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Let's say I want to perform this query:

(SELECT a FROM t1 WHERE a=10 AND B=1) 
UNION ALL 
(SELECT a FROM t2 WHERE a=11 AND B=2) 
UNION ALL 
(SELECT a FROM t3 WHERE a=12 AND B=3) 
ORDER BY a LIMIT 1000;

Is MySQL smart enough to skip "t3" if 550 results are available in "t1" and 450 in "t2"?

I'm looking at MySQL docs (http://dev.mysql.com/doc/refman/5.1/en/union.html) but can't seem to find the answer.

Thanks for your help.

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2 Answers 2

up vote 2 down vote accepted

As specified in UNION Syntax description (http://dev.mysql.com/doc/refman/5.1/en/union.html):

The default behavior for UNION is that duplicate rows are removed from the result. The optional DISTINCT keyword has no effect other than the default because it also specifies duplicate-row removal. With the optional ALL keyword, duplicate-row removal does not occur and the result includes all matching rows from all the SELECT statements.

I suppose, that's the answer to your question.

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Got it, thanks for your answer –  Fretre Oct 24 '10 at 13:53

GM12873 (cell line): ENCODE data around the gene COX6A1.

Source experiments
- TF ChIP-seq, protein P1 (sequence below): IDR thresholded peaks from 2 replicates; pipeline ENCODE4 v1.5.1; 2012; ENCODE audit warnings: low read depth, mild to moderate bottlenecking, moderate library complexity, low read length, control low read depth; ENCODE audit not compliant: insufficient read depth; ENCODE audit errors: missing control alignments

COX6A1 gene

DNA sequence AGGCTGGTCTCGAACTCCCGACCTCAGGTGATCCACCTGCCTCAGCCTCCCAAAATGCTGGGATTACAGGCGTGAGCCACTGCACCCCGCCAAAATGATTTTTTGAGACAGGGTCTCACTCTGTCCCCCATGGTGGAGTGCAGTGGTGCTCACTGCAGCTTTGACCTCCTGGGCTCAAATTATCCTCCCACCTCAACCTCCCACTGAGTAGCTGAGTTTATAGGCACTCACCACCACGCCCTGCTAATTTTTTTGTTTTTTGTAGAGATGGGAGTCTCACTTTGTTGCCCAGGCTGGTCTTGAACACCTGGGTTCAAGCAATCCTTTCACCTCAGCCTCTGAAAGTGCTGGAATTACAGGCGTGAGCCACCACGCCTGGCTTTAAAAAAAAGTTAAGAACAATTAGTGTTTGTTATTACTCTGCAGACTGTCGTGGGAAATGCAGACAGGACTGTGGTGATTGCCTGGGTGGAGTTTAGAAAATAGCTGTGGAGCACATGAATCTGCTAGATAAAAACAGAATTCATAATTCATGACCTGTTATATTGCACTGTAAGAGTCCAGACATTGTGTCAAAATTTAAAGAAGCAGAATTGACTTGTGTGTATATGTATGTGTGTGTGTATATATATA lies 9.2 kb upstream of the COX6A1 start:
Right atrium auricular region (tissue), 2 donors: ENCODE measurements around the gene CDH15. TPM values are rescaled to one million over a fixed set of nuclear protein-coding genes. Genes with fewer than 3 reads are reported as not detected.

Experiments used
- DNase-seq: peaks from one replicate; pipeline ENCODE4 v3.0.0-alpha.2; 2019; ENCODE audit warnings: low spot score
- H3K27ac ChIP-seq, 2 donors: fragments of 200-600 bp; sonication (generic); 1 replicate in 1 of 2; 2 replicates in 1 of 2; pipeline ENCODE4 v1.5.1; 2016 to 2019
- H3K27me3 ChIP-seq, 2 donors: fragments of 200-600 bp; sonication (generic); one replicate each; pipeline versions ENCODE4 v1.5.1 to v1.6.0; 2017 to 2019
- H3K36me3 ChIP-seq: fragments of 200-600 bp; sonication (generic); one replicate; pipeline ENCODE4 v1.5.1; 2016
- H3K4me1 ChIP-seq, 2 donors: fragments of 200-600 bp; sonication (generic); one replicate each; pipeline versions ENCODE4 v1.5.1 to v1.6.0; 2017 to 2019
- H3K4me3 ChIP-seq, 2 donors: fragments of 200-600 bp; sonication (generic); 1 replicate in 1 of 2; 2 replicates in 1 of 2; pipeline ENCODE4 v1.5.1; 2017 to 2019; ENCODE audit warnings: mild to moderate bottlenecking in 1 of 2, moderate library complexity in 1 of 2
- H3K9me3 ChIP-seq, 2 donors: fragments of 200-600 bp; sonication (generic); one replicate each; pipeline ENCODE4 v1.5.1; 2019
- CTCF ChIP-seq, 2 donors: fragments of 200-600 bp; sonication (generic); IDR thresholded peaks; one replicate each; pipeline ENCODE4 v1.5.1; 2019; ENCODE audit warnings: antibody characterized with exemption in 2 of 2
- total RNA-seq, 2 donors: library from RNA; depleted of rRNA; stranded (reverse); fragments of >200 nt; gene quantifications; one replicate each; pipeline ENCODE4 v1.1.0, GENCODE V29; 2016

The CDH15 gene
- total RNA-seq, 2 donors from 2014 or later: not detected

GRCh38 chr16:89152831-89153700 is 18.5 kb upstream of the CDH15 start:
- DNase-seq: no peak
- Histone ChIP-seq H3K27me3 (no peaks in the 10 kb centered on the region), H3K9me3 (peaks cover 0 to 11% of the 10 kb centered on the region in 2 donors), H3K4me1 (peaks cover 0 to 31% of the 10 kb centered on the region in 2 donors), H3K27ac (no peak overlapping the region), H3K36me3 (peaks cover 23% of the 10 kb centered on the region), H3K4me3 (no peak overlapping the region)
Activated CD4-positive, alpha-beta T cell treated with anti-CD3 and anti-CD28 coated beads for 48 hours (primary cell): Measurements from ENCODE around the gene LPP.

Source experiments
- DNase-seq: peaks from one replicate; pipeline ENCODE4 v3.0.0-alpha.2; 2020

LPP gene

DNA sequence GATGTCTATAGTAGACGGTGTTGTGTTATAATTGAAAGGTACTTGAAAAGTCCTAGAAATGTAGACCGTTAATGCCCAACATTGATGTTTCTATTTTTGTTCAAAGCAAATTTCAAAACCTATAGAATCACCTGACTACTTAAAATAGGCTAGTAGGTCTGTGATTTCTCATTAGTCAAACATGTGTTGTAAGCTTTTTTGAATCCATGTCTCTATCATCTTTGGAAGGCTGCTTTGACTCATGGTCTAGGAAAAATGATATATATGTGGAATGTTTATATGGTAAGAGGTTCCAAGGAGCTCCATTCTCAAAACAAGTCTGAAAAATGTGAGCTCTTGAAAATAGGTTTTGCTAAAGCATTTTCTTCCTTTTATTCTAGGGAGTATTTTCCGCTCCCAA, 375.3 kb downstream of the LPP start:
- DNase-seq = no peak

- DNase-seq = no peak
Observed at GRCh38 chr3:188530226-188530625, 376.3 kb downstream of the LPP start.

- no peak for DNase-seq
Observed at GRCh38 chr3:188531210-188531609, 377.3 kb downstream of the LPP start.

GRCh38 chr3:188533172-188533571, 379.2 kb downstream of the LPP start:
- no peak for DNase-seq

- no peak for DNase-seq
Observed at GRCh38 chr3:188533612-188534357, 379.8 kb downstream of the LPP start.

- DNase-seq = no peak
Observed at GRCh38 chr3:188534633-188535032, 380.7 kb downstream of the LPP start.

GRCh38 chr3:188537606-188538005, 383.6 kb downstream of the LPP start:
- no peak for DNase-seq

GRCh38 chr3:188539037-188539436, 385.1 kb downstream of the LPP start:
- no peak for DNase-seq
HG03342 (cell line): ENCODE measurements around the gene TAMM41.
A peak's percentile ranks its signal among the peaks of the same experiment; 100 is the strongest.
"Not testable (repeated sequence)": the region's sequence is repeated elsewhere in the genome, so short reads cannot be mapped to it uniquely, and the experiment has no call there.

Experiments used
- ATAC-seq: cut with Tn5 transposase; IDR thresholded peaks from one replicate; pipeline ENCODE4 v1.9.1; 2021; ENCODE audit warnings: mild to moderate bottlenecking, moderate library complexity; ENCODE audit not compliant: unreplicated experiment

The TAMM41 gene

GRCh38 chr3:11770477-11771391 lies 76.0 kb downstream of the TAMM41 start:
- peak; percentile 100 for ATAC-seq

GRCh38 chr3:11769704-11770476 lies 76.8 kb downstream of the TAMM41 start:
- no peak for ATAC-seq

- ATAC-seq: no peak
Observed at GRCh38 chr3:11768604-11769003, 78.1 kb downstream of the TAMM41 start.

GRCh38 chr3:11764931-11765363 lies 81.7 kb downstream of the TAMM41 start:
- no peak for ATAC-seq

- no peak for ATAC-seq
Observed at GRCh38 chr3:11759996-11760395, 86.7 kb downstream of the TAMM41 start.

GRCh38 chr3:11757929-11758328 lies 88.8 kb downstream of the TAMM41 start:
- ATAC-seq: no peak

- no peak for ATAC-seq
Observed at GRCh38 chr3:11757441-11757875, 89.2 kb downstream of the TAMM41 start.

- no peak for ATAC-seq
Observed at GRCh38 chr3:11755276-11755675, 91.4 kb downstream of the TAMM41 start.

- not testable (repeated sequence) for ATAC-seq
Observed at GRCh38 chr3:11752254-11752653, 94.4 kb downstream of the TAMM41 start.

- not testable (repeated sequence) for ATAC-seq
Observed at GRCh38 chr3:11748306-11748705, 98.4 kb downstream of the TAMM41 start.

In the result set, does data from t1 will always be before t2 and t3 and t2 before t3? I need to read the data ordered by "B ASC" and wondering if I can skip the "order by B ASC" following the unions. –  Fretre Oct 24 '10 at 14:16
    
Is specified in manual, "UNION by default produces an unordered set of rows", so, as far as I understand, there's no guarantee. –  Kel Oct 24 '10 at 14:21

It works for me I'm using MySQL.

but make sure the limit number is always the same for all

in that example it gets you 3 results from each table

 (SELECT a FROM t1 WHERE a=10 AND B=1 LIMIT 9) 
 UNION ALL 
 (SELECT a FROM t2 WHERE a=11 AND B=2 LIMIT 9) 
 UNION ALL 
 (SELECT a FROM t3 WHERE a=12 AND B=3 LIMIT 9)
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This is not right as it will return maximum 27 rows. –  brooNo Dec 11 '13 at 13:03

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